Searching online has changed the world as we know it. Now everything we need to know is virtually available within the few seconds of a click. “The best restaurants in New Jersey,” or information on “singles dances,” or even “landscapers in Lilburn, Ga.”
This week, AOL breached users’ rights of privacy by releasing data on over 650,000 user search habits during the past 6 months. Sure, this type of data is culled by the search properties all the time. Yet never has this data been posted publicly in one of the biggest blunders recorded by traditional media moguls like the New York Times and has set the blog world to wear down their keyboards.
AOL was attempting to provide search data from random users for the “research community”. The data comes from searches done within the AOL client from March through May of this year. They felt that the users were protected as they were “anonymized,” as AOL puts it, by replacing their screen name with a number.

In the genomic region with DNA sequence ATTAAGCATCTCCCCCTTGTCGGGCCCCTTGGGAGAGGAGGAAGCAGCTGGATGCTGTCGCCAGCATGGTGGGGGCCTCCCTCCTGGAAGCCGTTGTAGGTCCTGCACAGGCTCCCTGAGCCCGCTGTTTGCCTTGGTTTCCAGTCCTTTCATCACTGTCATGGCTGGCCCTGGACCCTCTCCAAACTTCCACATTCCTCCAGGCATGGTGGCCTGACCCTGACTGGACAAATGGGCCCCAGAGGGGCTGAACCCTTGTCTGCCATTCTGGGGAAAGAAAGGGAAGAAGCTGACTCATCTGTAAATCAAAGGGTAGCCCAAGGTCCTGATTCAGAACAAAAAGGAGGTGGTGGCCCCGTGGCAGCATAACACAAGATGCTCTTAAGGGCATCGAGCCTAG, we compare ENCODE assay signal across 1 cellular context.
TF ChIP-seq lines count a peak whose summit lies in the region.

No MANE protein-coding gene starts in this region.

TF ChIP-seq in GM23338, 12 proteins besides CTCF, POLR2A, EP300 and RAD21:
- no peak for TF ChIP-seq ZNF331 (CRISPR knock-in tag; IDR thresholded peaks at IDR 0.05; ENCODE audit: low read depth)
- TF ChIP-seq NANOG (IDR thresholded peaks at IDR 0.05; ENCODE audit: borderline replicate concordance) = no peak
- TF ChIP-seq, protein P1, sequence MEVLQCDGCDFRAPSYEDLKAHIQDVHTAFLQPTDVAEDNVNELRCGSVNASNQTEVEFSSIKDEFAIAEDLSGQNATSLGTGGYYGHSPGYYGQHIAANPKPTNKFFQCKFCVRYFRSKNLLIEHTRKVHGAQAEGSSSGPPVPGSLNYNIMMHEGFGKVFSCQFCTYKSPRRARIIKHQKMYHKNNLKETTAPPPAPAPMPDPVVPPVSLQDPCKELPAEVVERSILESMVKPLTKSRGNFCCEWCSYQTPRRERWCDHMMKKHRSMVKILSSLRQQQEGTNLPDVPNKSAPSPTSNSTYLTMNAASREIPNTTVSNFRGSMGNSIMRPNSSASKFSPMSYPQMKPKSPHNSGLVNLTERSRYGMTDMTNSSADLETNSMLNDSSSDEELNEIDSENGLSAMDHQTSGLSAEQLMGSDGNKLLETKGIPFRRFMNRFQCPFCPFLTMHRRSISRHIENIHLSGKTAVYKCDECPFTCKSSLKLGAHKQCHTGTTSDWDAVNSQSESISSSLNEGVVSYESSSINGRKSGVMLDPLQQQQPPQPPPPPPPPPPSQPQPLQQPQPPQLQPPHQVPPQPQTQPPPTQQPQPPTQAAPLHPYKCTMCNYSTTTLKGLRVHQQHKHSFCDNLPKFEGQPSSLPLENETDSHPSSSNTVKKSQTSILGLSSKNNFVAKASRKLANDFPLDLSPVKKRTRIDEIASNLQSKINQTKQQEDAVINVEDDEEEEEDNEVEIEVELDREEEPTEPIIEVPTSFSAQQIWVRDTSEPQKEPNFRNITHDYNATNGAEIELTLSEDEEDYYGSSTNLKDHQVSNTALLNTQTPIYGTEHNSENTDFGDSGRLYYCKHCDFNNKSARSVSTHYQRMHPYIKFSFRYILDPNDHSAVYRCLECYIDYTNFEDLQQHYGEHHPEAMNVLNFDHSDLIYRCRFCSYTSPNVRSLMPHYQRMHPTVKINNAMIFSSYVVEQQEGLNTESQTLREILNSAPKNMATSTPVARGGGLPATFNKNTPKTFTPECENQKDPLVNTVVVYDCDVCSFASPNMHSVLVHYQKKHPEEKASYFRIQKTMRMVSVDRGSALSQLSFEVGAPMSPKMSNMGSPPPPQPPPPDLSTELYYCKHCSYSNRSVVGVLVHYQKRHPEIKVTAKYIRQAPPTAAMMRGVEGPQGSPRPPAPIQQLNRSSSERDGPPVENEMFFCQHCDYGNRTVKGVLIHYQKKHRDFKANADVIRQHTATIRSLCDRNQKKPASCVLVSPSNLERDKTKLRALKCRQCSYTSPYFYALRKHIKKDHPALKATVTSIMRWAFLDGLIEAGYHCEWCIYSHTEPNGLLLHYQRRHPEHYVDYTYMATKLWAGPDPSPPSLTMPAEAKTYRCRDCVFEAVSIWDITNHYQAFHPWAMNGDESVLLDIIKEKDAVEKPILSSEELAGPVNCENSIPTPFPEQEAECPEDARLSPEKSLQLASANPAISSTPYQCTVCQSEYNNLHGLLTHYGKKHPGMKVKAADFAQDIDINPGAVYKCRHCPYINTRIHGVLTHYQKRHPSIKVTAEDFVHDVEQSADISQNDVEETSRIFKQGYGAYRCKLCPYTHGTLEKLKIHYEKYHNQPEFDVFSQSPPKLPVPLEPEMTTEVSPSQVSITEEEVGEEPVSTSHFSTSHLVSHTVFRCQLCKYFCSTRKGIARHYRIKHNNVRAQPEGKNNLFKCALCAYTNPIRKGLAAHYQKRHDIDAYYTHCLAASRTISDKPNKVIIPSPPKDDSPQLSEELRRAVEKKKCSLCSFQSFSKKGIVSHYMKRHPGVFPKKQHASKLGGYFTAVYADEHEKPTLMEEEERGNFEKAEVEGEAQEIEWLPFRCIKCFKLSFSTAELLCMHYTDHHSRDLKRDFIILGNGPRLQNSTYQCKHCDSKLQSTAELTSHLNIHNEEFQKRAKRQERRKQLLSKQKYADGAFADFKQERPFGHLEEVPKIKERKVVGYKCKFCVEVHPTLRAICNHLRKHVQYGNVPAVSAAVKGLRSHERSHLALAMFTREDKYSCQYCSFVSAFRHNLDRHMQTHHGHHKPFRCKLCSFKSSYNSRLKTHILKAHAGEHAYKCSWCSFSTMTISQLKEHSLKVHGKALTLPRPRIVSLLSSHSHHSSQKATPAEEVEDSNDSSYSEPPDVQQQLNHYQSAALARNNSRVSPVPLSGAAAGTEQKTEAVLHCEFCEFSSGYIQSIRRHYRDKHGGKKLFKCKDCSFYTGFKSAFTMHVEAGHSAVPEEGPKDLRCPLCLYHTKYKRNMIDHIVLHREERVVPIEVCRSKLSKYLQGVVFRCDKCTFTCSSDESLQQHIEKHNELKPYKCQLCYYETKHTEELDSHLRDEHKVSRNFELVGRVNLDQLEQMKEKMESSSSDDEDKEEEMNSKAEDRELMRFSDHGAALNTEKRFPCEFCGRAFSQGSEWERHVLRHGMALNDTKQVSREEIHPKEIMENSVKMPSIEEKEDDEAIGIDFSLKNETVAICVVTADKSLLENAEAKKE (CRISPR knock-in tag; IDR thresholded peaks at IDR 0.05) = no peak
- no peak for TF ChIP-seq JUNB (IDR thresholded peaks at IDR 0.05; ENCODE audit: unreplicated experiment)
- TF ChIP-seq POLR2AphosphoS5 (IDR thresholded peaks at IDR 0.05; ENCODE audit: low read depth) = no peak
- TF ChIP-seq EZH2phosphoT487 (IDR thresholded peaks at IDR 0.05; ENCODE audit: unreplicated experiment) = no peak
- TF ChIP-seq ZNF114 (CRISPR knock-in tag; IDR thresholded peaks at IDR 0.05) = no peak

While you can still get the data online, we felt that it makes no sense at this point to further perpetuate this blunder by linking here. Unfortunately, AOL’s attempts at anonymity were pedestrian at best. The data not only provides search phrase, but also the search request time, dates and the site they landed on as a result.
While it’s the kind of marketing information we drool for, it certainly is not the way to obtain it. And unfortunately, since the users are totally unsuspecting that their privacy is about to be violated, searches using credit card numbers, social security numbers and other sensitive data is also included.
In a story released by the Times on August 9th, we meet AOL user No. 4417749, known to her friends as Thelma Arnold, a 62-year-old widow who lives in Lilburn, GA. The article clearly shows the ability to track a person’s identity simply by a little CSI work on their search habits.
What was AOL thinking??? And what will Google say, especially since holding their grounds against the DOJ??? We’ll wait and see…